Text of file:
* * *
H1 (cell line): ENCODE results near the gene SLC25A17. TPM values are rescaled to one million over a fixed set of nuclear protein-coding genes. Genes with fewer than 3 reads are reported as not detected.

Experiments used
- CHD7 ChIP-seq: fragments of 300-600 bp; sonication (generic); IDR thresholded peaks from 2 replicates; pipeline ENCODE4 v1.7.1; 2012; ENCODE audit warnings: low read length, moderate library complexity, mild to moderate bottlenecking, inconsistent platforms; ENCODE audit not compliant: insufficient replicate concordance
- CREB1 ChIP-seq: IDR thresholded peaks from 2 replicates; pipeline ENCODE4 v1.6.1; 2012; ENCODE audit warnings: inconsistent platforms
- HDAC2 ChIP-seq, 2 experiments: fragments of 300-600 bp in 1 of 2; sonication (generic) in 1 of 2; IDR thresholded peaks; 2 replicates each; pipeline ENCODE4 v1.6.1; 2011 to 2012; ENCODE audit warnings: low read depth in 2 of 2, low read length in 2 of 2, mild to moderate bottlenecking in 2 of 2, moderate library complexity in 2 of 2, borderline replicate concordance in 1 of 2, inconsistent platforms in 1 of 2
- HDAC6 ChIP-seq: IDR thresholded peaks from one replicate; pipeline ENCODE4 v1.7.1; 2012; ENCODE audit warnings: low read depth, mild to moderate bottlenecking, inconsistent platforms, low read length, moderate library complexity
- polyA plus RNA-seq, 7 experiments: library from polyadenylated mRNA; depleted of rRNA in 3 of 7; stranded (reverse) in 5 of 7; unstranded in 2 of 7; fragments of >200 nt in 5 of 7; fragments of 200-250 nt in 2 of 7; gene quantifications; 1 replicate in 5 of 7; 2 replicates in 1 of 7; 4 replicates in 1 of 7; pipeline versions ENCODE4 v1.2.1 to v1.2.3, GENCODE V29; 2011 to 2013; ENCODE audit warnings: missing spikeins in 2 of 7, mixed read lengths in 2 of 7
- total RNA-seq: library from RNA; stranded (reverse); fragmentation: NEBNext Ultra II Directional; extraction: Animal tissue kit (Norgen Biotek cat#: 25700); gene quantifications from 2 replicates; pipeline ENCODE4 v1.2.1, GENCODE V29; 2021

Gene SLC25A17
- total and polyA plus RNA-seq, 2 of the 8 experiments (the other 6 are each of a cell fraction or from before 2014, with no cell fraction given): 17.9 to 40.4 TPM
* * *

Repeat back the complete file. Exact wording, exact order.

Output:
H1 (cell line): ENCODE results near the gene SLC25A17. TPM values are rescaled to one million over a fixed set of nuclear protein-coding genes. Genes with fewer than 3 reads are reported as not detected.

Experiments used
- CHD7 ChIP-seq: fragments of 300-600 bp; sonication (generic); IDR thresholded peaks from 2 replicates; pipeline ENCODE4 v1.7.1; 2012; ENCODE audit warnings: low read length, moderate library complexity, mild to moderate bottlenecking, inconsistent platforms; ENCODE audit not compliant: insufficient replicate concordance
- CREB1 ChIP-seq: IDR thresholded peaks from 2 replicates; pipeline ENCODE4 v1.6.1; 2012; ENCODE audit warnings: inconsistent platforms
- HDAC2 ChIP-seq, 2 experiments: fragments of 300-600 bp in 1 of 2; sonication (generic) in 1 of 2; IDR thresholded peaks; 2 replicates each; pipeline ENCODE4 v1.6.1; 2011 to 2012; ENCODE audit warnings: low read depth in 2 of 2, low read length in 2 of 2, mild to moderate bottlenecking in 2 of 2, moderate library complexity in 2 of 2, borderline replicate concordance in 1 of 2, inconsistent platforms in 1 of 2
- HDAC6 ChIP-seq: IDR thresholded peaks from one replicate; pipeline ENCODE4 v1.7.1; 2012; ENCODE audit warnings: low read depth, mild to moderate bottlenecking, inconsistent platforms, low read length, moderate library complexity
- polyA plus RNA-seq, 7 experiments: library from polyadenylated mRNA; depleted of rRNA in 3 of 7; stranded (reverse) in 5 of 7; unstranded in 2 of 7; fragments of >200 nt in 5 of 7; fragments of 200-250 nt in 2 of 7; gene quantifications; 1 replicate in 5 of 7; 2 replicates in 1 of 7; 4 replicates in 1 of 7; pipeline versions ENCODE4 v1.2.1 to v1.2.3, GENCODE V29; 2011 to 2013; ENCODE audit warnings: missing spikeins in 2 of 7, mixed read lengths in 2 of 7
- total RNA-seq: library from RNA; stranded (reverse); fragmentation: NEBNext Ultra II Directional; extraction: Animal tissue kit (Norgen Biotek cat#: 25700); gene quantifications from 2 replicates; pipeline ENCODE4 v1.2.1, GENCODE V29; 2021

Gene SLC25A17
- total and polyA plus RNA-seq, 2 of the 8 experiments (the other 6 are each of a cell fraction or from before 2014, with no cell fraction given): 17.9 to 40.4 TPM